Individuals that trash the office bathroom.  “Seriously do you just throw paper on the floor at home?  And what you did to the toilet could only be described with the phrase, ‘war crime.’”

Any theme day in the cafeteria.  “I just want a hamburger for God’s sake.  I don’t care that it is Festival of Bolivian Afternoon Snacks Day.”

Rules that only seem to apply to me.

Requests for feedback from people I barely know.  “I don’t even remember you being on that project.  In fact, who are you?”

People that invite the entire world to every conference call.

Managers that think learning, all by itself, is a solution to a managerial issue (or lack of leadership).  “You presume that I am ignorant.  I am not.  I’m just ignoring you.  Big difference.”

Skype for Business.

When someone asks for my opinion then spends an hour trying to tell me that I am wrong to have that opinion.  “You lost me at the word ‘wrong’…”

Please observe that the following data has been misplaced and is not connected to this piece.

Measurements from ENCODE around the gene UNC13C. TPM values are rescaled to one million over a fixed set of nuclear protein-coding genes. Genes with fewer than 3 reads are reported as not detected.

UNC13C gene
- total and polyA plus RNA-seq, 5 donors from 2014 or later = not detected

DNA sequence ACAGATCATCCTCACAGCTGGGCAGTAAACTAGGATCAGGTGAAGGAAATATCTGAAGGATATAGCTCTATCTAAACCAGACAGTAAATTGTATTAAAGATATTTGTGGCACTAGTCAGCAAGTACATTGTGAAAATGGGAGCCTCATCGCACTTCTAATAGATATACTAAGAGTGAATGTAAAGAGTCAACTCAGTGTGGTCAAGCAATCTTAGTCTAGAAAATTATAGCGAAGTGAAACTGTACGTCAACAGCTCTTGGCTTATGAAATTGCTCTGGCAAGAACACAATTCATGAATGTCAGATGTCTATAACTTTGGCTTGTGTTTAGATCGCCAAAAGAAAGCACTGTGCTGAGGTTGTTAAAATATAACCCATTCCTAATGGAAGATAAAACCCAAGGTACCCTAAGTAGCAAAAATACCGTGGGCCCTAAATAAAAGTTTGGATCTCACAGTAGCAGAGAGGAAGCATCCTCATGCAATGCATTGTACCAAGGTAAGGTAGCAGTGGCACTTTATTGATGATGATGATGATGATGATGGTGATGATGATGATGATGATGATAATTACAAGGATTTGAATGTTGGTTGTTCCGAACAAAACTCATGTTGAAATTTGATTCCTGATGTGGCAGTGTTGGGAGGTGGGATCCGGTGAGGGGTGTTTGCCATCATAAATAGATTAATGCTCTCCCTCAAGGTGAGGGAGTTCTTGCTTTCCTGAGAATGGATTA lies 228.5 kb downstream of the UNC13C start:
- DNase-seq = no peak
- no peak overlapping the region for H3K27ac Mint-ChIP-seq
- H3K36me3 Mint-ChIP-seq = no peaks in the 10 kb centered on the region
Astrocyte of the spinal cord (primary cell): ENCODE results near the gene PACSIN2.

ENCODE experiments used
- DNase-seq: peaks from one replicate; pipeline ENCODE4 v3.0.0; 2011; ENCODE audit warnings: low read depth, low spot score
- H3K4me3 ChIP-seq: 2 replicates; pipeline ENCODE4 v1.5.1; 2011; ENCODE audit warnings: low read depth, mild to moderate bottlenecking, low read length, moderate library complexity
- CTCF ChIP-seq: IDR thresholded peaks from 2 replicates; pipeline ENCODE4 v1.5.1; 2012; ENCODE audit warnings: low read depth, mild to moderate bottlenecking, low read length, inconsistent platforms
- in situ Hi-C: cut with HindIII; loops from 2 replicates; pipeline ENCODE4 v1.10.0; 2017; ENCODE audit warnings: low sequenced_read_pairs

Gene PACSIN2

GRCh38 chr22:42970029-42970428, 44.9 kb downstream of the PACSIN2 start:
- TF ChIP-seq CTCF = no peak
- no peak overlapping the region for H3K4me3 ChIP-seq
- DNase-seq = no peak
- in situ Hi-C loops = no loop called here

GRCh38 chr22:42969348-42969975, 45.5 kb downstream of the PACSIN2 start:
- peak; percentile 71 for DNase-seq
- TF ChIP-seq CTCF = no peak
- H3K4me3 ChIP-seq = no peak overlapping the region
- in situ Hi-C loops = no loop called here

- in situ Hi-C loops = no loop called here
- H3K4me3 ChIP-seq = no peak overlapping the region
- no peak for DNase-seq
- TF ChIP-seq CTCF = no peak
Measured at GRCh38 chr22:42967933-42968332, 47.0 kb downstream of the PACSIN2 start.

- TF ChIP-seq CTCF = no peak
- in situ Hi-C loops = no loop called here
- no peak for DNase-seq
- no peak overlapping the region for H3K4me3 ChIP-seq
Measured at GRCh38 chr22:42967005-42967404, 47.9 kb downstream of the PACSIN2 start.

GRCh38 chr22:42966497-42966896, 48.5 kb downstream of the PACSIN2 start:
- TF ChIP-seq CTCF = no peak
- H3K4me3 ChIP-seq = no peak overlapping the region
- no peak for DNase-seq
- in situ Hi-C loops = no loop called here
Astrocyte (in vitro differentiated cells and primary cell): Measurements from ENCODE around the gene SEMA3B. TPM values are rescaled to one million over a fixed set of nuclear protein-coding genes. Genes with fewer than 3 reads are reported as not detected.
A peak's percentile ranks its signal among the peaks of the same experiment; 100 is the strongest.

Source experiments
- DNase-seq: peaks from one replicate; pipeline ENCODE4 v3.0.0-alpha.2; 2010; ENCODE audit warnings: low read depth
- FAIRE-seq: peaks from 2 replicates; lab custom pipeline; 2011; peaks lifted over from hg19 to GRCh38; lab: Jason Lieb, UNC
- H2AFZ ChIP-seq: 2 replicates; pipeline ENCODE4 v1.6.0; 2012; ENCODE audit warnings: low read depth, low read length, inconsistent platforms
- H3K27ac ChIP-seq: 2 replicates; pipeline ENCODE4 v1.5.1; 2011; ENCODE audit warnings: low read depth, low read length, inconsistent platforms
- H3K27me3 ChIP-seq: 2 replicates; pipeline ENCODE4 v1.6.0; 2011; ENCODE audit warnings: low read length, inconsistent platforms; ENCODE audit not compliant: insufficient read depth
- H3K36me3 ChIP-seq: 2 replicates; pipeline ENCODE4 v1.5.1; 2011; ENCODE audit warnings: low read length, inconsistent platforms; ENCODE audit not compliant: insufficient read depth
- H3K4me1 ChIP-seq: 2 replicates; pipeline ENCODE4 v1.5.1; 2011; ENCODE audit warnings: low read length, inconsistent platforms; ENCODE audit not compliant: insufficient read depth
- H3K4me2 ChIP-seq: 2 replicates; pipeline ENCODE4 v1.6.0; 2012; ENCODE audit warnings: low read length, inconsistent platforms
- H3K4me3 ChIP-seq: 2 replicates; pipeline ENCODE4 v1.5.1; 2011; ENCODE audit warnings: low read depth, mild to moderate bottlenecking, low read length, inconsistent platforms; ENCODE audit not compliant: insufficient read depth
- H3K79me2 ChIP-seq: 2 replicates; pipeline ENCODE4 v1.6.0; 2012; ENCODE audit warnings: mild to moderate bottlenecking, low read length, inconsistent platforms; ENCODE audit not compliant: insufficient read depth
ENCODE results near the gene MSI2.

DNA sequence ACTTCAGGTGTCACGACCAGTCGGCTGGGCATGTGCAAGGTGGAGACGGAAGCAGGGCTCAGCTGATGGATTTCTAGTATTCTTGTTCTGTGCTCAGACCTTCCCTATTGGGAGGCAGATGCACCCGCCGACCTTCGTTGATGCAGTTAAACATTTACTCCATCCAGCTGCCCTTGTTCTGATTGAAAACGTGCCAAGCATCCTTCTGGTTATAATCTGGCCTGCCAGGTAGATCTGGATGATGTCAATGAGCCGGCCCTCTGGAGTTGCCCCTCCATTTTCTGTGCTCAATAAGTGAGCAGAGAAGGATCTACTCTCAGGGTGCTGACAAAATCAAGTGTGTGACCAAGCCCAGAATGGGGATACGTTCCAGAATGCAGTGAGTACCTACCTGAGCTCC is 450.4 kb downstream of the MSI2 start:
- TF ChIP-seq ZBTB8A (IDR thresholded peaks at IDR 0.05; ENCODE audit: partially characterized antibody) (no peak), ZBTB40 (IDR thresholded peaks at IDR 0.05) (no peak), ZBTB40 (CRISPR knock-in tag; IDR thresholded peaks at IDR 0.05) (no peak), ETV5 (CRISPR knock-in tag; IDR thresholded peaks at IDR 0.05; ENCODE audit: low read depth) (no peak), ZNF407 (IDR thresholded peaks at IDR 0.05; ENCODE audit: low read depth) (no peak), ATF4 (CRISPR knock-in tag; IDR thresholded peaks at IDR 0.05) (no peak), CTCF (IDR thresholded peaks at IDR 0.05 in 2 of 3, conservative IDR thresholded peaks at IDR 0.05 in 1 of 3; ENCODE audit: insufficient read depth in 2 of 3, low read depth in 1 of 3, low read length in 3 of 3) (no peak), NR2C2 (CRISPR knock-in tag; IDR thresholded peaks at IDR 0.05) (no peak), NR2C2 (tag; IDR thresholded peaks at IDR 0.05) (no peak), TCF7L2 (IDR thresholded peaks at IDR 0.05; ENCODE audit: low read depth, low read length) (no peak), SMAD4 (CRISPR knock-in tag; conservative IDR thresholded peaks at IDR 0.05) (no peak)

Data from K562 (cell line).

Assigning me a task when I wasn’t even invited to the meeting.  “Really?  What if I say, ‘no’?”

Status reports for people who won’t or can’t read.

Contributing to any dashboard.

Namedroppers that think I care.  “You’ve mentioned Bob’s name three times.  I know who he is.  I’m not just impressed with your argument.”

When someone randomly insists on using video conferencing and I’m wearing my Captain America tee-shirt at home.  Honestly, I don’t even try and explain it anymore. One person asked me once, “what’s that you’re wearing?”  My response:  “My uniform.  I fight crime starting at 5pm.”